The mysterious town of Callahan, CA

by Paul Reichow on August 20, 2009

Side view of Callahan Ranch Hote

Side view of Callahan Ranch Hote












The tiny town of Callahan, population 50, is located about 30 miles west of Mt. Shasta, CA.  Normally, such a small town would not gather much interest, but if you ever happen to be passing through on Hwy 3, Callahan is worth checking out.  It’s one of the strangest places you’ll ever see.

Callahan is a ghost town in the making:  in the town center, many of the buildings are boarded up or falling apart.  The gold-rush era brick Wells Fargo bank building sits empty with steel plates covering the window openings.

The town’s main store Farrington’s closed a couple years ago.   But if you peek in the window, the inside looks exactly like the shopkeeper left it on the day they decided not to open.  The inventory is gone, but the cash register and all the other shelving fixtures are still intact.   A notepad with some handwritten notes sits on the counter…one of many signs of a hasty departure.

The stately Callahan Ranch Hotel (picture above), built in 1854, sits vacant as it has for decades.  If you get close enough, you can see box springs in some of the rooms, the mattresses have long rotted away.   All these things remain as silent witnesses to a time long gone.

Callahan MapThings weren’t always this way. Callahan was once a booming town at the southern end of Scott Valley, founded around 1852 by a merchant by the name of Mathias Bernard Callahan.

Legend says that while crossing the river, his pregnant wife fell off her horse and was rescued by an Indian, but went into premature labor and gave birth to a son.  The Callahans stayed in the area, and bought a lodge nearby to provide food and lodging for travelers on the stage line between Oregon and California.

A gold rush in the area followed, leading to many people moving to the area.  The nearby towns of Etna and Fort Jones were founded.  After the gold rush died out, many stayed in the area and a ranching boom took off.  The town remained a vibrant community for many decades until the main north-south routes of travel moved to the east on Highway 99, and later Interstate 5.

Despite the building closures and setbacks, Callahan is not dead yet: the town bar is still open, and an adjacent store called the Emporium is still open.   A small sign across the street advertises a local lawyer.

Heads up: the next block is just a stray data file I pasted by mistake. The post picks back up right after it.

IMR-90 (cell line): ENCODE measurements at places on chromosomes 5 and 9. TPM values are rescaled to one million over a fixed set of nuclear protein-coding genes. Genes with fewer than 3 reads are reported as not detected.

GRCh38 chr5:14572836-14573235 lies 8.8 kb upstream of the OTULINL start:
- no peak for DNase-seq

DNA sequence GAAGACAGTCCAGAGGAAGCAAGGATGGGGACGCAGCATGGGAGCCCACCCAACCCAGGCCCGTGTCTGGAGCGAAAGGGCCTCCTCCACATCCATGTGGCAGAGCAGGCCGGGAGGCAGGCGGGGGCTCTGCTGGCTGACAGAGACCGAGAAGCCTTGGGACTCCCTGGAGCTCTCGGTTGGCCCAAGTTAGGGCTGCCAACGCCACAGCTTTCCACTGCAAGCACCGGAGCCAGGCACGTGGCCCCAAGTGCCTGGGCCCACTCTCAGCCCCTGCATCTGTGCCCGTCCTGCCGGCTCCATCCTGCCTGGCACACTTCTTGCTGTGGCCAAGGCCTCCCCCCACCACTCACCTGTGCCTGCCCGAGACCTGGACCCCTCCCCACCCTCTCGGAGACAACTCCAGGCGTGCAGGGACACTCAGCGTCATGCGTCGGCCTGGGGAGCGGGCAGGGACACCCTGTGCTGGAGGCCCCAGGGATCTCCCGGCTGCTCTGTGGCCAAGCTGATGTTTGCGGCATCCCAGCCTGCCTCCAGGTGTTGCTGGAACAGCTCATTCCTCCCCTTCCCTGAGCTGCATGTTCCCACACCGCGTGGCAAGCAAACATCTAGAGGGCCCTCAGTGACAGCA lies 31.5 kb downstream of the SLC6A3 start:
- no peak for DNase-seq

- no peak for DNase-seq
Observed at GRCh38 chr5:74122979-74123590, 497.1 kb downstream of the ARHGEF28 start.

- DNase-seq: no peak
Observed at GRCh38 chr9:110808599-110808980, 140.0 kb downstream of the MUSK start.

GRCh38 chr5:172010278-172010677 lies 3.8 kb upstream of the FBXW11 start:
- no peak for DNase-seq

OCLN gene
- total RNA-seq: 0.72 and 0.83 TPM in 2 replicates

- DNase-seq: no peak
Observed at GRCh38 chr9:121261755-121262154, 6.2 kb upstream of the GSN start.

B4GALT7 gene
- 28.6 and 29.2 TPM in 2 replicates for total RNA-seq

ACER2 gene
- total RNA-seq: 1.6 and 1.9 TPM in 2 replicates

I stood in the middle of Hwy 3 taking pictures in the bright sunshine.  It’s quite a stretch calling it a highway…it’s only a two lane paved road with a yellow center stripe.  Whether it is a highway or road, I had no worry about being hit by traffic.  During the twenty minutes I was there, only a single car drove by.

Gasping from the heat, I looked around for a convenience store.  I saw that one of the buildings called the Callahan Emporium had signs of life, and went in to buy a cold bottled water.

The place was stuffy and hot from the August heat, and a floor fan buzzed nosily near the door.   Besides the toilet paper and the canned food for sale, a surprising amount of shelf place held miscellaneous old and trinkets for sale…the kind that can be found in your grandparent’s attic.

Muted voices could be heard from the side, and I realized that the bar next door was connected directly to the store by a walkway.  I walked into the bar and saw a couple guys in their 20’s at the counter drinking beers.

Walking back outside, I saw a community message board covered with notes and things for sale.  One note mentioned a half steer for sale, another was selling a bike for $10.

Looking across the street to the Callahan Ranch Hotel, I wondered what kept the last remnants of this town alive.

This is what ghost towns must be like in their final days before they become actual ghost towns.  Who makes the decision to be the last to turn off the lights for good?


Callahan Ranch Hotel, 1937

Interesting Factiod: Callahan has a claim to fame:  the fight scene from the 1978 made-for-TV western “Standing Tall” (starring Chuck Connors and Linda Evans) was shot in the bar here.

By the way; the Callahan Emporium has a number of positive reviews on Yelp.  Evidently their BLT’s are to die for: